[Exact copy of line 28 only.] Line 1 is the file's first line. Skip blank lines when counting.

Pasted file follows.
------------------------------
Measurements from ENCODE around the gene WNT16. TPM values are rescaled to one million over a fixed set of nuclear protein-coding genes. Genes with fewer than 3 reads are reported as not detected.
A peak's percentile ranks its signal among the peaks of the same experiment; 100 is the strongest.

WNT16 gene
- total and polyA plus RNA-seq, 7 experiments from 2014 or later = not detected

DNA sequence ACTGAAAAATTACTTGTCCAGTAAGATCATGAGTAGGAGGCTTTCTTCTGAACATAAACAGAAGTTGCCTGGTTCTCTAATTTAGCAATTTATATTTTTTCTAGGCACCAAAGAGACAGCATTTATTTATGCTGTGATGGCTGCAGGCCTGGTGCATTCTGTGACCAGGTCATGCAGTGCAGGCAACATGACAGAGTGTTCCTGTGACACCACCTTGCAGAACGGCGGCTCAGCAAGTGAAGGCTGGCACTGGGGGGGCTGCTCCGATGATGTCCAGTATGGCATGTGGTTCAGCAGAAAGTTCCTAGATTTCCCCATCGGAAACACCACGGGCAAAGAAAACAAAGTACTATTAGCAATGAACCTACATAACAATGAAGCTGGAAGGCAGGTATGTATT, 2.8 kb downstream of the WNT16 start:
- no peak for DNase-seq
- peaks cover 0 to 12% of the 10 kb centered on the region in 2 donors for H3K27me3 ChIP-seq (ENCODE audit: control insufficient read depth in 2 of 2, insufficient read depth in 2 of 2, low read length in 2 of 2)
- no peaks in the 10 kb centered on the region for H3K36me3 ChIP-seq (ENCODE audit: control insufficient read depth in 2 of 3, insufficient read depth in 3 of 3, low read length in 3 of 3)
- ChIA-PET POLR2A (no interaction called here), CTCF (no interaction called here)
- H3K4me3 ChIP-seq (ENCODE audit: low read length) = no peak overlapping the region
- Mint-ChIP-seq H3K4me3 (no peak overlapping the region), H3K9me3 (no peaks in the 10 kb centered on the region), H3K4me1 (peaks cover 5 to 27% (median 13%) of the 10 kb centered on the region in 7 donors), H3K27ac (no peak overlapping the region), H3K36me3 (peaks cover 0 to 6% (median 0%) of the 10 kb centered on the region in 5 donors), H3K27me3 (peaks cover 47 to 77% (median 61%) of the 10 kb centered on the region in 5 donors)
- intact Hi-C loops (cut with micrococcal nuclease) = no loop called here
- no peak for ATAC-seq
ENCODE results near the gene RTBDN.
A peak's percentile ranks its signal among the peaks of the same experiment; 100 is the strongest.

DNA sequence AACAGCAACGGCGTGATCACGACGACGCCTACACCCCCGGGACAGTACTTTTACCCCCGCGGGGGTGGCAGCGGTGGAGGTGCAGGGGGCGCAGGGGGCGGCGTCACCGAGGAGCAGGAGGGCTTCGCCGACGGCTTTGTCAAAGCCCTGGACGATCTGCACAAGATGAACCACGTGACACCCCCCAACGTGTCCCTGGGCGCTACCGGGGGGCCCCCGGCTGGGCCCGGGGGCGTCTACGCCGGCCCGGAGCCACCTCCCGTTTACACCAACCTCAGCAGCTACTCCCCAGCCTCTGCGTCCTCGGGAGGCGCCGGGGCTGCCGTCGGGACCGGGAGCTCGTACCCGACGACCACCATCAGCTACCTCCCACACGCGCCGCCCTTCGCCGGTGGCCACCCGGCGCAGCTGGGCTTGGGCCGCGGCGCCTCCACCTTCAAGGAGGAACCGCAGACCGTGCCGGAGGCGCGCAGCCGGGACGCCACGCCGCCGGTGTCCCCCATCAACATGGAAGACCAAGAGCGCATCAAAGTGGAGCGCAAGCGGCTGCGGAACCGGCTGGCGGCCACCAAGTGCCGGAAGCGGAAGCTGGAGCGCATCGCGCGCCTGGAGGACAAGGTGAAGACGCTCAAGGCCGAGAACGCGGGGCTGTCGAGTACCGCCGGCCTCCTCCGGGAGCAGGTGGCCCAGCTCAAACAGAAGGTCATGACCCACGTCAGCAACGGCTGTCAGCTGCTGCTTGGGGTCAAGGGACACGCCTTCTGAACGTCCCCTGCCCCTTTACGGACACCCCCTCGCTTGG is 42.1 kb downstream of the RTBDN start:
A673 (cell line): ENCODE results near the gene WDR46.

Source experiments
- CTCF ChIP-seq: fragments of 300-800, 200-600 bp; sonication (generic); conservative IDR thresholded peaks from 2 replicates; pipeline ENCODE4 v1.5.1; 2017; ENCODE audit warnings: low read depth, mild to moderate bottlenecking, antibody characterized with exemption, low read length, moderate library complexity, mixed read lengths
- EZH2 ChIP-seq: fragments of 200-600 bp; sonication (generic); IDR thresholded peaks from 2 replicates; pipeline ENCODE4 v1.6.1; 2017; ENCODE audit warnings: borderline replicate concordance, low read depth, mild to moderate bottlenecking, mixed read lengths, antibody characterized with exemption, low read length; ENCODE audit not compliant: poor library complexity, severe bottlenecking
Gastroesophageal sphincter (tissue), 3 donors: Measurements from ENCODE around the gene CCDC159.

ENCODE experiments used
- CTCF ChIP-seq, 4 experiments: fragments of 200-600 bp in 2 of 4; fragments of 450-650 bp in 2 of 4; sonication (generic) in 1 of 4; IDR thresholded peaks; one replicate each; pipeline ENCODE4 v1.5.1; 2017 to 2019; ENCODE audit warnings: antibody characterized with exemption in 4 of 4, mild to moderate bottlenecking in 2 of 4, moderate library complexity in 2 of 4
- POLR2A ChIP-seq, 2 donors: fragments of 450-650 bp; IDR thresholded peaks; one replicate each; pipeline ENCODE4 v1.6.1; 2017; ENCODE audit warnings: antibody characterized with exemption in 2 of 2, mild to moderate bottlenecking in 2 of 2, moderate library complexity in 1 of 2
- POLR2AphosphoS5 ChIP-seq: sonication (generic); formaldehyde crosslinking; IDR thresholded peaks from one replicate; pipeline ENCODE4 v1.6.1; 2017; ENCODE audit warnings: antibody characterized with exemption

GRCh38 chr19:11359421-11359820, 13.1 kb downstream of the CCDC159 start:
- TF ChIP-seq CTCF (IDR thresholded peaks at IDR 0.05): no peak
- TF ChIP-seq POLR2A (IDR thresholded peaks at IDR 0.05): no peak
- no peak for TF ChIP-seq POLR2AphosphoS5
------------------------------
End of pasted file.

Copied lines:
- TF ChIP-seq POLR2A (IDR thresholded peaks at IDR 0.05): no peak